My Child Is Addicted To Drugs
When a child is affected by a substance abuse disorder, parents and guardians often blame themselves and feel powerless to help. Rather, teen drug abuse begins as rebellion or as a coping mechanism, the development of addiction is no one’s fault: it is a disease with a variety of potential triggers. Understanding that it is not your fault, but there are ways to help is instrumental in helping guide your teen toward a brighter future.
What Parents Should Know About Teen Substance Abuse Disorders
Breaking through the stigmas and assumed truths surrounding substance abuse and addiction is difficult enough; dealing with it as a parent of a teen or young adult adds additional obstacles to overcome.
Concern can quickly morph into frustration and misplaced anger because addiction has no simple solution. When a teen is on the path of recovery, the entire family must walk that path, too. Start by recognizing these realities of addiction recovery:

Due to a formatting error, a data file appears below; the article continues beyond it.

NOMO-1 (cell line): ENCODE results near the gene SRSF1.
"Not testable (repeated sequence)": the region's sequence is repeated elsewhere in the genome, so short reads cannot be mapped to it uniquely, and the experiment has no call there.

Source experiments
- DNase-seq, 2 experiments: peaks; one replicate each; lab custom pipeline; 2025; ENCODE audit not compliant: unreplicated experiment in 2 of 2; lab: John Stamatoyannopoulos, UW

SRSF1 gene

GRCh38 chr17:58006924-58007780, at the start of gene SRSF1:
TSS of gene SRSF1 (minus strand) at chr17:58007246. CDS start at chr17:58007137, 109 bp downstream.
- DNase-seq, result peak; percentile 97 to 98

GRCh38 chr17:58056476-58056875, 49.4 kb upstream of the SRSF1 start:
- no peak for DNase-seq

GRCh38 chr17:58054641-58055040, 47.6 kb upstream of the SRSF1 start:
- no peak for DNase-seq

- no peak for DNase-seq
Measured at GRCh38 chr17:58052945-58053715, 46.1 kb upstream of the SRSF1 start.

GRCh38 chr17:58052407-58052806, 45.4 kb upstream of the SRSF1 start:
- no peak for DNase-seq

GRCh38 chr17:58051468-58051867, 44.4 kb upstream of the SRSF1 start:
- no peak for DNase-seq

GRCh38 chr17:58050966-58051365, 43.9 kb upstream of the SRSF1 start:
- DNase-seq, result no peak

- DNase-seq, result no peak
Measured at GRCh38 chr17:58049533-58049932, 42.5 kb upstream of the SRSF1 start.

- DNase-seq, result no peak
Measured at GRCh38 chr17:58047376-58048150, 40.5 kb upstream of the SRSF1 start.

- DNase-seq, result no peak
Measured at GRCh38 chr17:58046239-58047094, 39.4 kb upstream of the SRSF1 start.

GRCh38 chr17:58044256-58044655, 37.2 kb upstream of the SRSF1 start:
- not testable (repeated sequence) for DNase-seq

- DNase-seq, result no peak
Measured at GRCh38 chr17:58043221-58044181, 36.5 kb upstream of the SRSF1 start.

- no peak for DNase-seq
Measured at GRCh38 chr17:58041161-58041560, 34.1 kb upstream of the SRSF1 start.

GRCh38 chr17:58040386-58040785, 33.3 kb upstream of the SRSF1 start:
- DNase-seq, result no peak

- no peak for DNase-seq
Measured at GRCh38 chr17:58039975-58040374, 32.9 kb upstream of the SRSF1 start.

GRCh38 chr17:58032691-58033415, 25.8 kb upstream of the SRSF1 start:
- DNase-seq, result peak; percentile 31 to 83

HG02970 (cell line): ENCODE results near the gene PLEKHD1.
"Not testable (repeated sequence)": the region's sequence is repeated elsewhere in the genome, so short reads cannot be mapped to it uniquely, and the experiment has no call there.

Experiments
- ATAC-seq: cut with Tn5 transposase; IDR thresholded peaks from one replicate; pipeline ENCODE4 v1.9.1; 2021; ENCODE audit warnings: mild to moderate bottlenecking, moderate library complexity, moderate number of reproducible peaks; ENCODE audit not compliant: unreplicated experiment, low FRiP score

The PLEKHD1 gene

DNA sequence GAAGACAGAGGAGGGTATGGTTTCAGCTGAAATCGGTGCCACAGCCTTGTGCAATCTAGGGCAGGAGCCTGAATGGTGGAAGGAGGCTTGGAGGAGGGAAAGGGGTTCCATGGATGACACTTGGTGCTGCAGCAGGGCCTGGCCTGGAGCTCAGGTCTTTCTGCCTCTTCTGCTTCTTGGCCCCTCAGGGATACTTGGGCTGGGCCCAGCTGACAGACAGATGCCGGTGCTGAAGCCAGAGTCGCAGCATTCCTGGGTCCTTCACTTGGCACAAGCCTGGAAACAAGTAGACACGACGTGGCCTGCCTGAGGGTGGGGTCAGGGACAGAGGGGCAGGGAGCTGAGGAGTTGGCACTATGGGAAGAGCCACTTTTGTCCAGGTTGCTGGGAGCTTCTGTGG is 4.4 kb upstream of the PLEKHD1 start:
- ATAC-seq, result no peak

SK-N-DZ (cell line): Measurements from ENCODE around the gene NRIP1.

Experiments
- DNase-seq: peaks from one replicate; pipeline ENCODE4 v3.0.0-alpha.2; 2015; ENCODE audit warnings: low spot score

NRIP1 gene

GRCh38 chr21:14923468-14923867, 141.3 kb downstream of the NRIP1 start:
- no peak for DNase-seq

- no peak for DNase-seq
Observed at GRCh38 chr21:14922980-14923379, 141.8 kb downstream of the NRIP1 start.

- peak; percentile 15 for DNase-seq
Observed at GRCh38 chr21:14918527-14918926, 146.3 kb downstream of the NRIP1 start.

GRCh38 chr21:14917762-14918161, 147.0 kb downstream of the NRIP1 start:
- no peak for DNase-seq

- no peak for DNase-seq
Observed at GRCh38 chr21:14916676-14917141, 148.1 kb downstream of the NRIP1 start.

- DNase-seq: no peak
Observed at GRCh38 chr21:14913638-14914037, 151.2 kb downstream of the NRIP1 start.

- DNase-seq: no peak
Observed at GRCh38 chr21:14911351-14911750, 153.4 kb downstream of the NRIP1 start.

- Blame the disease, not the child.
The effects of addiction can be seen in multiple areas of your child’s life. From physical changes, to behavioral problems and changing habits and social circles, the signs are there but can easily be misconstrued as teen rebellion. Looking beyond that to recognize that these changes are brought on by a disease makes it easier to truly address and rectify the issue.
- Recovery Begins with Communication.
Pretending the problem doesn’t exist only allows it to fester and further impact your teen’s life and future. This is also true for enabling behaviors such as ignoring missing medication, dismissing hangover symptoms, or making excuses for your child’s behavior. Instead, teen addiction needs to be addressed head on in a compassionate, understanding manner. You may not have experience with addiction, but letting your teen know you care and you want to help mends the bridge of communication and opens the door to recovery.
They Need Your Help and Support.
While enabling your child is detrimental to the recovery process, abandonment is even more so. Teen recovery relies on structure and support on all fronts from you and other family members and loved ones. Your teen needs you to keep them accountable, set boundaries, and enforce consequences when necessary. As their primary source of guidance and protection, parental involvement is paramount to long-term success in recovery.